The County identified three types of potential disruption, each of which is supported by the record: (1) vandalism, violence, or other acts
endangering passengers and preventing the buses from running; (2) reduced ridership because of public fear of such endangerment; and (3) substantial resource diversion from Metro’s day-to-day operations.

The court also rejected the concept that Metro should have responded to threats through law enforcement action, saying that under the lenient standard applicable to limited public fora the government need not apply the least restrictive means of achieving the goal of safety.

Finally, the court rejected the argument that Metro's policy effectively granted a heckler's veto. The court's logic is odd: it suggests that the heckler's veto is not a concern because although the ban is not content-neutral (because it singles out speech about the Israeli-Palestinian conflict), it's viewpoint-neutral because it bans all points of view on that subject.

The “heckler’s veto” concerns raised by the dissent would be troubling in a traditional or designated public forum, but
they do not carry the same weight in a limited public forum. Excluding speech based on “an anticipated disorderly or violent reaction of the audience” is a form of content discrimination, generally forbidden in a traditional or designated public forum. Rosenbaum, 484 F.3d at 1158. In
a limited public forum, however, what’s forbidden is viewpoint discrimination, not content discrimination. That does not mean “heckler’s veto” concerns have no relevance in a limited public forum: A claimed fear of hostile audience reaction could be used as a mere pretext for suppressing
expression because public officials oppose the speaker’s point of view. That might be the case, for example, where the
asserted fears of a hostile audience reaction are speculative and lack substance, or where speech on only one side of a contentious debate is suppressed.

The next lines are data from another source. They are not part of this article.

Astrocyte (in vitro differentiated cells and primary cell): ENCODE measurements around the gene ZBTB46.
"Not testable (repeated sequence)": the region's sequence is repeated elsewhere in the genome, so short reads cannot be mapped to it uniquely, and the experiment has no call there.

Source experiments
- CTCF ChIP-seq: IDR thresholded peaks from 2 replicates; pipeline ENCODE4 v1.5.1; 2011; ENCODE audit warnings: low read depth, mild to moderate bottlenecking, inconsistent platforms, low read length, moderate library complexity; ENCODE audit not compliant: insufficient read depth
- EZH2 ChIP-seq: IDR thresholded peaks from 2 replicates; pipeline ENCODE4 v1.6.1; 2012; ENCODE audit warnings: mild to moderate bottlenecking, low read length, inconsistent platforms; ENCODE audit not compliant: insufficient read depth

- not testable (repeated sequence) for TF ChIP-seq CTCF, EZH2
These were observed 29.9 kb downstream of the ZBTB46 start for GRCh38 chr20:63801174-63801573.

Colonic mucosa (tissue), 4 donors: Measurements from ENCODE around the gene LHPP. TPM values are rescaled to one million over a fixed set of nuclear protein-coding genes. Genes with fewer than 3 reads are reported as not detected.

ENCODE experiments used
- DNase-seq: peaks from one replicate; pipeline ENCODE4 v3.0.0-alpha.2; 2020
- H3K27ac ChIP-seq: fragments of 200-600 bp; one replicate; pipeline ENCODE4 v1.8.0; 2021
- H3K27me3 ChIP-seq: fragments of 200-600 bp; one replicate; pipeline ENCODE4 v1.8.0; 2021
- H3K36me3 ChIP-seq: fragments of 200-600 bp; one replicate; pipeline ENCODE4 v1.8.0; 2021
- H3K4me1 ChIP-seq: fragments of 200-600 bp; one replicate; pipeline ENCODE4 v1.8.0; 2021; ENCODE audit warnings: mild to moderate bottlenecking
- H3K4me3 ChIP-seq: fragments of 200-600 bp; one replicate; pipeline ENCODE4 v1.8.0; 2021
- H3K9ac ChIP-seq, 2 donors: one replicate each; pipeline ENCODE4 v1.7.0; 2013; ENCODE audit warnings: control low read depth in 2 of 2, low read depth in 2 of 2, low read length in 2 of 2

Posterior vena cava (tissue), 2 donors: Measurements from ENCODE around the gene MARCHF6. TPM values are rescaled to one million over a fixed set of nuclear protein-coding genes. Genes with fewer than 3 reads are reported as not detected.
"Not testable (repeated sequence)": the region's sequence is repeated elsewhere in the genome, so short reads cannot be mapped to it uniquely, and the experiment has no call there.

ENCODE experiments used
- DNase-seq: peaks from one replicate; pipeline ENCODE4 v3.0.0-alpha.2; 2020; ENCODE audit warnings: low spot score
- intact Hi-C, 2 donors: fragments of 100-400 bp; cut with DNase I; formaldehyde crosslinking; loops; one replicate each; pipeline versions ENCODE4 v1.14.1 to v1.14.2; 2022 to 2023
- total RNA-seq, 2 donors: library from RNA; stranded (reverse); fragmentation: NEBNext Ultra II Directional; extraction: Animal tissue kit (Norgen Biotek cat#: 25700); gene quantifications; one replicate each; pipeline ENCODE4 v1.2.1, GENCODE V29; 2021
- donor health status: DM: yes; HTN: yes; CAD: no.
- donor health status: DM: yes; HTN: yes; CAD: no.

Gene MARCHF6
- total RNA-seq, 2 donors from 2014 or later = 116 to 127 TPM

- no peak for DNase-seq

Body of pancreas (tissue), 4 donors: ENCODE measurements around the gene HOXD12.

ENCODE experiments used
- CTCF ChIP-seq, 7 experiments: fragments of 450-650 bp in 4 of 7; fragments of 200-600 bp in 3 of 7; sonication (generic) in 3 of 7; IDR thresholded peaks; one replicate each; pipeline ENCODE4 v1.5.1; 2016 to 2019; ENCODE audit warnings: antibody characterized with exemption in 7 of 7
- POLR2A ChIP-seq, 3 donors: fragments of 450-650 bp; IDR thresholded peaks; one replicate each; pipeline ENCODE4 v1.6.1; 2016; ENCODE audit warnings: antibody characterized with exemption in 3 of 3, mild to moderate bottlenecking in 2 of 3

That strikes me as a serious misreading of the danger of a heckler's veto. A heckler's veto is not just harmful when it prohibits discussion of one viewpoint; it's also insidious when it drives a particular subject from a forum entirely. Here I agree with Judge Christen, who dissented in this case:

The court’s opinion suggests the government may open and shut a forum, willy-nilly, in response to public uproar—a particularly dangerous precedent in light of modern technology. Emails, text messages, and tweets can zing through the airwaves to and from countless devices in a matter of seconds, generating scores of impetuous responses just as fast. Given today’s modern and often anonymous communication technology, public outcry can be frequent and
fleeting. Granting the government license to close a forum it previously made open in response to such outcry confers broad power on hecklers to stamp out protected speech they find objectionable.

That's exactly right. Anonymous threats are an increasingly common and popular response to controversial speech. Technology makes them minimal-cost and nearly without risk, except for the lazy or sloppy. Decisions like this make them effective. Moreover, this decision implies that even a non-threatening angry response can be effective — if Shouty McAngrypants, talk show host, encourages a barrage of listener telephone calls to a public agency, this decision seems to endorse the decision to yank the subject from a limited public forum rather than endure the calls.

Dariano's message might be taken as "if you don't like the message on your high school classmate's t-shirt, start a rumor that someone's going to kick the shit out of him." This decision's message is "if you don't like the message in a limited public forum, send anonymous threats or orchestrate a mass response." These are the wrong incentives. Certainly government can strive to protect citizens from harm, and can try to preserve its own functions. But stopping expression to indulge angry people should be the last resort, not the first. Americans need too little incentive to act badly in the face of speech they don't like.